The 2009 massive die off of several thousand pounds of lobsters near New Brunswick, Canada has resulted in formal charges filed against three executives with Cooke Aquaculture, including its CEO, Glenn Cooke.
At least 33 counts of section 36.3 of the Fisheries Act, which prohibits the release of “deleterious substances” into Canada’s waterways, were filed by the government agency, Environment Canada, alleging that illegal chemicals, including the toxic pesticide cypermethrin were among the chemicals used by Cooke Aquaculture’s Kelly Cove Salmon division and inappropriately managed.
A maximum penalty of 99 years in prison and $33 million in fines could be enforced on Cooke and his executives Randy Griffin and Michael Szemerda for the release of cypermethrin—which is highly toxic and often lethal to crustaceans—in the waters surrounding Deer Island and Grand Manan Island between November 2009 and November 2010.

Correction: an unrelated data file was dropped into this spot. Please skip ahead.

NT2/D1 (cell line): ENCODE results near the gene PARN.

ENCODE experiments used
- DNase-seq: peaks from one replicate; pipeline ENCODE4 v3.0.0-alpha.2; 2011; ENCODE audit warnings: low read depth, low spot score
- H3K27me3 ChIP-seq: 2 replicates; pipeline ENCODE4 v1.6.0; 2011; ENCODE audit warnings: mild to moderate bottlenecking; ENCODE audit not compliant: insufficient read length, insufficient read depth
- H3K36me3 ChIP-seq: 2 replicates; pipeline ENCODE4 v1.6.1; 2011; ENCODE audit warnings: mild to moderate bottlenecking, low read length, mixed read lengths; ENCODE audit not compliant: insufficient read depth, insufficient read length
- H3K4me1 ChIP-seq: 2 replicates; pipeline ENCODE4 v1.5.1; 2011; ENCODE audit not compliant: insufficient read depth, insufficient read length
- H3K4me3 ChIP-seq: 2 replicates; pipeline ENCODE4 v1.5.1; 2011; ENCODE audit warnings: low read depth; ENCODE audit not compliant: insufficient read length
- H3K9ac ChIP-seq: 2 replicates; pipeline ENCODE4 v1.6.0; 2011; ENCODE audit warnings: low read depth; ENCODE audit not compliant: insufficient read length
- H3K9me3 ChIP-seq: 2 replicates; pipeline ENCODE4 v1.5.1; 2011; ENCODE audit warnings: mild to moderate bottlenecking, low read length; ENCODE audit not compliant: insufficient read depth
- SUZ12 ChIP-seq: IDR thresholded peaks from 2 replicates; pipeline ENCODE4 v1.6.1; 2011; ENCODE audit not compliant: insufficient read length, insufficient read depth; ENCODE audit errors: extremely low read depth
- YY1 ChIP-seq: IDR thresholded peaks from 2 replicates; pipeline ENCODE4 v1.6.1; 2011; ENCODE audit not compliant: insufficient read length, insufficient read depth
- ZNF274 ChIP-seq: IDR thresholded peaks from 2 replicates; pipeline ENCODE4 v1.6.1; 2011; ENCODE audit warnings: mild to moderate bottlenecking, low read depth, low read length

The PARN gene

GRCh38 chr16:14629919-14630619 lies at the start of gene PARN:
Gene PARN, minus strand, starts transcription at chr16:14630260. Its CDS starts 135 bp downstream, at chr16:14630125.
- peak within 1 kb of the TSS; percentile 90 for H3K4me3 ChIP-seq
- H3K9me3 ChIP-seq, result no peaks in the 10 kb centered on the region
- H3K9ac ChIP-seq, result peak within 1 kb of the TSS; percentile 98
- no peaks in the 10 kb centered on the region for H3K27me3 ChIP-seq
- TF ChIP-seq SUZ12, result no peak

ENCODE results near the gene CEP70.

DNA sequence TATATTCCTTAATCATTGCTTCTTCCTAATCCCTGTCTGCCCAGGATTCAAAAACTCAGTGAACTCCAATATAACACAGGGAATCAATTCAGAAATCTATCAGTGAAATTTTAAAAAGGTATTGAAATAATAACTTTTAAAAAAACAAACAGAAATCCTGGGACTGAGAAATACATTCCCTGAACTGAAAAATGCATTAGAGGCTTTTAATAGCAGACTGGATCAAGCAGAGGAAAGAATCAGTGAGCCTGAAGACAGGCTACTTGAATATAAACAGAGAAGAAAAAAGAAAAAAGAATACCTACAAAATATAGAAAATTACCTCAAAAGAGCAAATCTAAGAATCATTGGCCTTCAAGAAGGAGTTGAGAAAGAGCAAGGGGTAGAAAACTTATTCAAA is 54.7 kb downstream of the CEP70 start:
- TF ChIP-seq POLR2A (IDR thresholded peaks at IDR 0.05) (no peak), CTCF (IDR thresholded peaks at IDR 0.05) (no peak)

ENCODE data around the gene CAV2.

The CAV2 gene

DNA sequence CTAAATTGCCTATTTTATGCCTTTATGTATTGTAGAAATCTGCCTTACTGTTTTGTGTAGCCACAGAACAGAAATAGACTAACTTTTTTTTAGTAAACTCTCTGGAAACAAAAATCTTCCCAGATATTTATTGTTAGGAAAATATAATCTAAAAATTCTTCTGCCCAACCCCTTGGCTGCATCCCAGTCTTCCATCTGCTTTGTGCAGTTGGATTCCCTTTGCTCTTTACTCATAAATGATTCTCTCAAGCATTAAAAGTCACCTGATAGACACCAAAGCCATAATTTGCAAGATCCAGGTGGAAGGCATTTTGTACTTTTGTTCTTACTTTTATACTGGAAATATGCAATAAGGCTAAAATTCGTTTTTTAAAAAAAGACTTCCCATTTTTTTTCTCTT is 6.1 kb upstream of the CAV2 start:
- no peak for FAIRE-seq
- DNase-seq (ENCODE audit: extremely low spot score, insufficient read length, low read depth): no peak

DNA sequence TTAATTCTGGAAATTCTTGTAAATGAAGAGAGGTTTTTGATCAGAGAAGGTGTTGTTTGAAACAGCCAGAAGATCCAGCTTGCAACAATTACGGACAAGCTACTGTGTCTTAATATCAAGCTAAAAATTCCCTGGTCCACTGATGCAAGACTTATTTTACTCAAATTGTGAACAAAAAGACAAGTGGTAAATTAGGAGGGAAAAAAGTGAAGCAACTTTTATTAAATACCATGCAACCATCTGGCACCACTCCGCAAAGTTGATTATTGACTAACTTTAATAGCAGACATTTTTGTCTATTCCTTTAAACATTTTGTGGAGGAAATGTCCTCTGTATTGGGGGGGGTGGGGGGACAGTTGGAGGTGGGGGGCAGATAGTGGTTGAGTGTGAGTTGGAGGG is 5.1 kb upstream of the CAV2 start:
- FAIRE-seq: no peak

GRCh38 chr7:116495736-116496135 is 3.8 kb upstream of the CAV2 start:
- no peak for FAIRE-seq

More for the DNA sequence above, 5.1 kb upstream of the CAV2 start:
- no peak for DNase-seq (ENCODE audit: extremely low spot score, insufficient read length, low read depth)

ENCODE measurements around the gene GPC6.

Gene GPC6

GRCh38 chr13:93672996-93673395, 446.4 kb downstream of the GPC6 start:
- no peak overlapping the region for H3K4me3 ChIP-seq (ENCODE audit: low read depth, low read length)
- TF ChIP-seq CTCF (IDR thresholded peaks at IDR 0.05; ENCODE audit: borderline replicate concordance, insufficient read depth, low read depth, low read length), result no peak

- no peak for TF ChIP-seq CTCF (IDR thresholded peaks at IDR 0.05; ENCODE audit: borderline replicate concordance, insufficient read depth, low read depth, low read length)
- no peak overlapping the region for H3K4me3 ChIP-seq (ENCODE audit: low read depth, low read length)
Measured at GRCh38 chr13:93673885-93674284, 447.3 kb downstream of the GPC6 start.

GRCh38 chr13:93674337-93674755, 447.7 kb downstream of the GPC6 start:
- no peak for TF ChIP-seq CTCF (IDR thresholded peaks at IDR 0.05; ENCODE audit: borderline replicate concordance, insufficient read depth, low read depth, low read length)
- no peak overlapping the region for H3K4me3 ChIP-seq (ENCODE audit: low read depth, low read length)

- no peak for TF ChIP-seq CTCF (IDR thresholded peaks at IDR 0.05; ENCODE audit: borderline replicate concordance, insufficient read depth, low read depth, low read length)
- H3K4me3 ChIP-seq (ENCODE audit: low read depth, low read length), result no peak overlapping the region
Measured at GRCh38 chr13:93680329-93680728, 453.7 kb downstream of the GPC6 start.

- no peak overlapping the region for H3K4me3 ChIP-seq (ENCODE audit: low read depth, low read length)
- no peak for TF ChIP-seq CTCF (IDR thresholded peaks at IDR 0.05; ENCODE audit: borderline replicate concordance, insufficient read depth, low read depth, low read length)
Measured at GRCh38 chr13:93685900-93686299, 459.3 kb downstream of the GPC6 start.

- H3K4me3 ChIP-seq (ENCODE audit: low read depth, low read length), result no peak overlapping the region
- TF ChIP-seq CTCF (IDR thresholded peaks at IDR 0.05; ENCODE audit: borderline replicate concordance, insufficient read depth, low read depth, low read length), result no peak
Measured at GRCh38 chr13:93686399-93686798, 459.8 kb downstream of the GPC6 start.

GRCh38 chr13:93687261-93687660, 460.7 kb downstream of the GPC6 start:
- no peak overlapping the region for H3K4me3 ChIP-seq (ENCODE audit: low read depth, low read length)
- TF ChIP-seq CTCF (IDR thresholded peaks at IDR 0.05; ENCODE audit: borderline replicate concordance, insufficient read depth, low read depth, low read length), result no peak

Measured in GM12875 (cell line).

Cooke’s salmon farm is suspected of being one of many that are having issues with sea lice outbreaks—an epidemic infestation that has grown resistant to the common legal pesticide, Slice, often requiring double or triple strength applications, or, as in Cooke’s case, resorting to the use of illegal chemicals. A number of Canadian salmon farmers are now petitioning the government to allow the use of cypermethrin due to the threat posed by unmanageable sea lice contamination.
The company website for Cooke Aquaculture states that the company has an environmental policy and are committed to “minimizing impacts on the environment” particularly as a result of its salmon farming business.
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Image: Gregory Moine